Power-Six programs that have hired search firms since 2010 have recorded an average head coaching tenure winning percentage of .525 while Power-Six programs that chose not to hire search firms have recorded an average tenure winning percentage of .519. Moving over to the non-Power-Six side, the difference in average head coaching tenure winning percentage between firm and non-firm hires is .495 compared to .462. Overall, search firm hires have translated to an average head coaching tenure winning percentage of .504 compared to .469 without search firms.
Through our research we have found that firm and non-firm hires have had varying measures of success based on the hired head coaches’ previous positions. The table below indicates the average tenure winning percentage based on whether the head coach was hired through a firm or without one, and also the most recent coaching position of the hired head coach.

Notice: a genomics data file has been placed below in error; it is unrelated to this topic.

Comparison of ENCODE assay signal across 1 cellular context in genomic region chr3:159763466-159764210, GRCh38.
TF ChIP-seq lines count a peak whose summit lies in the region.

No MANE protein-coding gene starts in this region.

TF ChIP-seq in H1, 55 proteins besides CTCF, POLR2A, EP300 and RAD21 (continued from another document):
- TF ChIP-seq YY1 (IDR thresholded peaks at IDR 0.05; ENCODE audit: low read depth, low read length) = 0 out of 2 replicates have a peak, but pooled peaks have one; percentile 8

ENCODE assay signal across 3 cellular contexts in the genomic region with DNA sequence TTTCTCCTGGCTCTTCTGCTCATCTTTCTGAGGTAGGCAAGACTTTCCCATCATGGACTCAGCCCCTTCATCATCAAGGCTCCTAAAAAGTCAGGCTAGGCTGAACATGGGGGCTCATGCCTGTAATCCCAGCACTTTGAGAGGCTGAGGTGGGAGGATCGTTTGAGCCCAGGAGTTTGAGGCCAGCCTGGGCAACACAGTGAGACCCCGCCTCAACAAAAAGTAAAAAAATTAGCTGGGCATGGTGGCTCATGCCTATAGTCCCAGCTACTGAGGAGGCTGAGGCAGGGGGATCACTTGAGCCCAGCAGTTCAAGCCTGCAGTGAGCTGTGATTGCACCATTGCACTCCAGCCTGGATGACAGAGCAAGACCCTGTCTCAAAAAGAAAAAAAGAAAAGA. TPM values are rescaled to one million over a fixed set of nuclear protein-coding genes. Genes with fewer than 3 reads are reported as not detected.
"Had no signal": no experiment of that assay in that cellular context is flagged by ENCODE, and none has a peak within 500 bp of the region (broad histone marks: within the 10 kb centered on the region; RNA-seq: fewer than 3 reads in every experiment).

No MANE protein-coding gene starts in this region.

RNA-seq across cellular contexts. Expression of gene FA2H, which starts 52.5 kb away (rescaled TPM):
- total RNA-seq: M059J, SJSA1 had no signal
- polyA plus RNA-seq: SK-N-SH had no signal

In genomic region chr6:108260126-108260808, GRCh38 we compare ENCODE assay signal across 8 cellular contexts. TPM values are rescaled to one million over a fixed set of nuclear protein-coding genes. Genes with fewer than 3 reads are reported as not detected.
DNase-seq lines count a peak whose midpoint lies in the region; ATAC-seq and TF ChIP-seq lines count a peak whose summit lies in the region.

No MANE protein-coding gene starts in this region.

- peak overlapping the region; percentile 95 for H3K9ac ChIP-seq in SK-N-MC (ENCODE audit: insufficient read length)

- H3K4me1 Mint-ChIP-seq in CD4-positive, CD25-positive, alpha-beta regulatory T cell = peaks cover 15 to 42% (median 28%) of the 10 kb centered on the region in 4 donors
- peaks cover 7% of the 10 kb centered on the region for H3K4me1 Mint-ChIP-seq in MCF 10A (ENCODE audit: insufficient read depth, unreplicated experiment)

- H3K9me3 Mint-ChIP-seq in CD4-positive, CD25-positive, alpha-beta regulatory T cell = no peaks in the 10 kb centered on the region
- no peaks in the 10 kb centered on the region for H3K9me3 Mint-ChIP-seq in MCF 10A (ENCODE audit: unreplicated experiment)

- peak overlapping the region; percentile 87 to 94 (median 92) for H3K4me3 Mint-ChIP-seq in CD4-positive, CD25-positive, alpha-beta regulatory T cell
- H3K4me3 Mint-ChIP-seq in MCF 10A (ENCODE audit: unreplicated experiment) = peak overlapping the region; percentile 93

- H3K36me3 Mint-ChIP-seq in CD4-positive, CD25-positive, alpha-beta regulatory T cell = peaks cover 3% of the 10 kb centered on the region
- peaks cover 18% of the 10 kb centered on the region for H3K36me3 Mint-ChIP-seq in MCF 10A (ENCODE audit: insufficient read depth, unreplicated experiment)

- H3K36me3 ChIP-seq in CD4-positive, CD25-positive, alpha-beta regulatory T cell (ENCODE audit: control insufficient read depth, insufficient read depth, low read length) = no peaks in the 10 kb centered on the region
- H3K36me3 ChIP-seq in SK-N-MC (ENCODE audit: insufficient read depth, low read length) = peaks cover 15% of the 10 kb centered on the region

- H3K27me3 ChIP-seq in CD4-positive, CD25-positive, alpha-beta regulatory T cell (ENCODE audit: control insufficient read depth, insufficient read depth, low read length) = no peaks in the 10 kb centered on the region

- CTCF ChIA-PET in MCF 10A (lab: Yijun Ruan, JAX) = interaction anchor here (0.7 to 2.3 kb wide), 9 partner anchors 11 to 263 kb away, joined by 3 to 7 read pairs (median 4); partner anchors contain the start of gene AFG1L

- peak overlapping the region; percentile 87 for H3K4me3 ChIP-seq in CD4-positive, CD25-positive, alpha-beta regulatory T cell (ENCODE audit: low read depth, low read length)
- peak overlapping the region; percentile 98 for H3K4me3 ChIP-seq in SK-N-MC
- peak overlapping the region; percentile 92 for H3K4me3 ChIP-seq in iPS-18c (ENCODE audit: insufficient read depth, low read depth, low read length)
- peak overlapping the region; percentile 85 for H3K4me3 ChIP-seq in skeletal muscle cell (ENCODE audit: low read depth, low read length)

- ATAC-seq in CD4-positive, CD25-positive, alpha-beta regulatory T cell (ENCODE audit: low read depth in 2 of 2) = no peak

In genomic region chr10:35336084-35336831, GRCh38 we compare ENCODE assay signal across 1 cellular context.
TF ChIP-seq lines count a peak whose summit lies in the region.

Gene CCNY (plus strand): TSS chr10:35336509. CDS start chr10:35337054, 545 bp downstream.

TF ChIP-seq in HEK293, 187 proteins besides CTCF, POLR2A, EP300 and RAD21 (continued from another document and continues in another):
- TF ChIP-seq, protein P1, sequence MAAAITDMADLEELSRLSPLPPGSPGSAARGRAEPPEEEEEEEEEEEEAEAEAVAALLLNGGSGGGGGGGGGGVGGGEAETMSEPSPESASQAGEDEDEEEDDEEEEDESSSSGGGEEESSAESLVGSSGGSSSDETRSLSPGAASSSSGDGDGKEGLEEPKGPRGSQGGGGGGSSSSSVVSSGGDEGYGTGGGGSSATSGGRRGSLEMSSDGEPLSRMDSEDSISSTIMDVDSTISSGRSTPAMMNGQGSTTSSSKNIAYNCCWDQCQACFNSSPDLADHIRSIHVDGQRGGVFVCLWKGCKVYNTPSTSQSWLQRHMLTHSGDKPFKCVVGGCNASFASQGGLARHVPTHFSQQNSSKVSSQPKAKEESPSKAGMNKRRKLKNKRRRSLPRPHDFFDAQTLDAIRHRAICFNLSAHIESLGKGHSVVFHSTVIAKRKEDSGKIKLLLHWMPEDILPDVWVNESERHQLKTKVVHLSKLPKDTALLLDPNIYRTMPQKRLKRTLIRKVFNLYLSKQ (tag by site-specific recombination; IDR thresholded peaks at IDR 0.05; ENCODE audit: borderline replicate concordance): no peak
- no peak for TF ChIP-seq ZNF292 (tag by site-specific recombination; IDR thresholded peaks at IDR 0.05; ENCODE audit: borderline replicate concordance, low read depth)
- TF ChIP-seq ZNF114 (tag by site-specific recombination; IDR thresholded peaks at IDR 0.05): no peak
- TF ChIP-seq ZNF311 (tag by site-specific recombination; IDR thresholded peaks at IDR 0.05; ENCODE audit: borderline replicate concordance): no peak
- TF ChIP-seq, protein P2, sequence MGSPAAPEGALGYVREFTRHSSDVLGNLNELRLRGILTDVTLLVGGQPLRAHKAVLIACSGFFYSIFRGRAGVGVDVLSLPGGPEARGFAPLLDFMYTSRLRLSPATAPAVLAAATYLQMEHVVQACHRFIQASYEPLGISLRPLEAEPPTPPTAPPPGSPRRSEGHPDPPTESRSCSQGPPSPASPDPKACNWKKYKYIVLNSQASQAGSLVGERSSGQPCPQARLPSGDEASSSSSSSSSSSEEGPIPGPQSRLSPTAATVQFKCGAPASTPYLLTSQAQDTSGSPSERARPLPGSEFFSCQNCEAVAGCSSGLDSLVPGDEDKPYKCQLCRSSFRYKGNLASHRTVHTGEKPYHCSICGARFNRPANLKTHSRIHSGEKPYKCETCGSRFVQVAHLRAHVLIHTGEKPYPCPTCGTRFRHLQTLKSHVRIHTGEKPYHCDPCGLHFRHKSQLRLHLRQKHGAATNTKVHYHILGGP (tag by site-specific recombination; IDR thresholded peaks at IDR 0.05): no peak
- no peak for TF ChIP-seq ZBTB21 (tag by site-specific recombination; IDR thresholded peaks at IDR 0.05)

Programs that have hired search firms have enjoyed a slight advantage when hiring former head coaches. Previous Power-Six head coaches have recorded an average tenure winning percentage 2.4 percentage points higher (.519 to .495) than non-firm hires. When hiring non-Power-Six head coaches, the winning percentage difference rises to 3.0 percentage points (.529 to .499).
As for hiring assistant coaches, there is a 2.9 percentage point difference when hiring Power-Six assistants (.500 with firm assistance and .471 without firm assistance) and a 1.3 percentage point difference when hiring non-Power-Six assistants (.449 to .436).
When promoting head coaches from within, the average tenure winning percentage between firm and non-firm hires is equal at .485. This is the only situation in which hiring a search firm is not at least 1.3 winning percentage points better than not hiring a search firm.
The table below shows the frequency of head coaching hires based on previous coaching position and whether the coach was hired through a search firm.